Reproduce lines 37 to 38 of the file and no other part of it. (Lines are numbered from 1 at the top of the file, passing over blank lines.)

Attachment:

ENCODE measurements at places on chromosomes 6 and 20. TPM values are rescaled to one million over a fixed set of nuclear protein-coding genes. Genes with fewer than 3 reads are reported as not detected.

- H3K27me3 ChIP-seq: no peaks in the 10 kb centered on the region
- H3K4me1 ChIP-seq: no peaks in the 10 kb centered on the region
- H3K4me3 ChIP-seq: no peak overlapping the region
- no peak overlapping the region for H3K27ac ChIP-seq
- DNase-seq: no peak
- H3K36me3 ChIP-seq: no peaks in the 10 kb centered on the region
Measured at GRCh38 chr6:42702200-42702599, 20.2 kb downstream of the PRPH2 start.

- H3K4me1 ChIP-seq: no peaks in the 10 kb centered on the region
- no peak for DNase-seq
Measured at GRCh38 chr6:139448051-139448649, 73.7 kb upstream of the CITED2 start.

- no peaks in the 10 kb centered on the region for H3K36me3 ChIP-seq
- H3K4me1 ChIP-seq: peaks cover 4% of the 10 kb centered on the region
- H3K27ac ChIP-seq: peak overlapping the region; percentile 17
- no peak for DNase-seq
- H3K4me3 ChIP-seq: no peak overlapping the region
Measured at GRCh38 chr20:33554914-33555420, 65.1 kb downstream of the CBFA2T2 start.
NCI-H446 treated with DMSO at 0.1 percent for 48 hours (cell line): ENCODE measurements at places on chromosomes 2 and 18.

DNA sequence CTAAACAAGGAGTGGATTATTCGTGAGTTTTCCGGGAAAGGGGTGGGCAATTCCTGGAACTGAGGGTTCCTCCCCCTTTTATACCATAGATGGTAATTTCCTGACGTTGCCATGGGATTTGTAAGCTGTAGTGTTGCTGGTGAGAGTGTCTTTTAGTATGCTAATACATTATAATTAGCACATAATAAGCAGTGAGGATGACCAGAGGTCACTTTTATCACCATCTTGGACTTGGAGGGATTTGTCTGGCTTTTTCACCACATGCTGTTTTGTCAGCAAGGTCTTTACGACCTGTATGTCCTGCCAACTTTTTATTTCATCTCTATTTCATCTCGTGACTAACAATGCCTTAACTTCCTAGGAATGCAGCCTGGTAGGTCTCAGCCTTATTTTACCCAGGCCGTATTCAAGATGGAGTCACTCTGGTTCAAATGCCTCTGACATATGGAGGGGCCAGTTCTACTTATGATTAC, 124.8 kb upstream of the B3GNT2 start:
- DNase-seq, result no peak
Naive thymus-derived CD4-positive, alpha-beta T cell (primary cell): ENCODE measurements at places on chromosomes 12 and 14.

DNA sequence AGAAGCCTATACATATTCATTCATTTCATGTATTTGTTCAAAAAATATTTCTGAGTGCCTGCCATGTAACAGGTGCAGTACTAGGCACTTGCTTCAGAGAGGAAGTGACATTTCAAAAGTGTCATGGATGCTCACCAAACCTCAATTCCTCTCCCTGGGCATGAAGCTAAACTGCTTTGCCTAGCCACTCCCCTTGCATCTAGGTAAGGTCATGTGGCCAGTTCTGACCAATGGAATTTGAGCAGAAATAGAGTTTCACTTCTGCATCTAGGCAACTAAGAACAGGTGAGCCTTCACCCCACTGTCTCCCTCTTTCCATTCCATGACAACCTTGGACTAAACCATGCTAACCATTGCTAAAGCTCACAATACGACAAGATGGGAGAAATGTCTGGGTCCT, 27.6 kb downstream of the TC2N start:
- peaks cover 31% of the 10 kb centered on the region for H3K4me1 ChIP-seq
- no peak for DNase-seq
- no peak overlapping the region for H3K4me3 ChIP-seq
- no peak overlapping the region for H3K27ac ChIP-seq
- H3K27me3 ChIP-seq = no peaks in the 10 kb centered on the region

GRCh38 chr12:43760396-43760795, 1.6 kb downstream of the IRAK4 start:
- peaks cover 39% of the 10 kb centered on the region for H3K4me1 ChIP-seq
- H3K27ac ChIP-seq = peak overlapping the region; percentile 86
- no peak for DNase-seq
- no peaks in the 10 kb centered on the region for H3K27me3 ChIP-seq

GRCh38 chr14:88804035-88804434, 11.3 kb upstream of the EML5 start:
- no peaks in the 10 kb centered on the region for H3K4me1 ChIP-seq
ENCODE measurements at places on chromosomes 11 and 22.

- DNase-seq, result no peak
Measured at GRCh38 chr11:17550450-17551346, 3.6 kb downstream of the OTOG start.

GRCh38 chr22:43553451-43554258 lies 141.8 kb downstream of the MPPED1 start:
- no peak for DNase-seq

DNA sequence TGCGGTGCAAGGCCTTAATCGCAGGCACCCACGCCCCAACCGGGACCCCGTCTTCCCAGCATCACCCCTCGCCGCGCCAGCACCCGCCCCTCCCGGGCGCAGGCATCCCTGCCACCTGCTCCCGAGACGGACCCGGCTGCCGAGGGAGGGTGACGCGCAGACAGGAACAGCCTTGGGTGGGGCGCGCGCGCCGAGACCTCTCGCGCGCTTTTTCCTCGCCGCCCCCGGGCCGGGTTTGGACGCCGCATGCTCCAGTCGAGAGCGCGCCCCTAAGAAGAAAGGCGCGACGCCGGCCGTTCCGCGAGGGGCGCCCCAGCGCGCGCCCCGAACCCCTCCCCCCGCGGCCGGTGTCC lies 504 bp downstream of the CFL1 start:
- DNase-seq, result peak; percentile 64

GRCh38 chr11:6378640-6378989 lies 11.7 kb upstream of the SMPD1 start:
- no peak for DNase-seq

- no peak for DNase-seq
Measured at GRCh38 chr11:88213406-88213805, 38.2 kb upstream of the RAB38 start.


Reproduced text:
Measured at GRCh38 chr11:17550450-17551346, 3.6 kb downstream of the OTOG start.

GRCh38 chr22:43553451-43554258 lies 141.8 kb downstream of the MPPED1 start: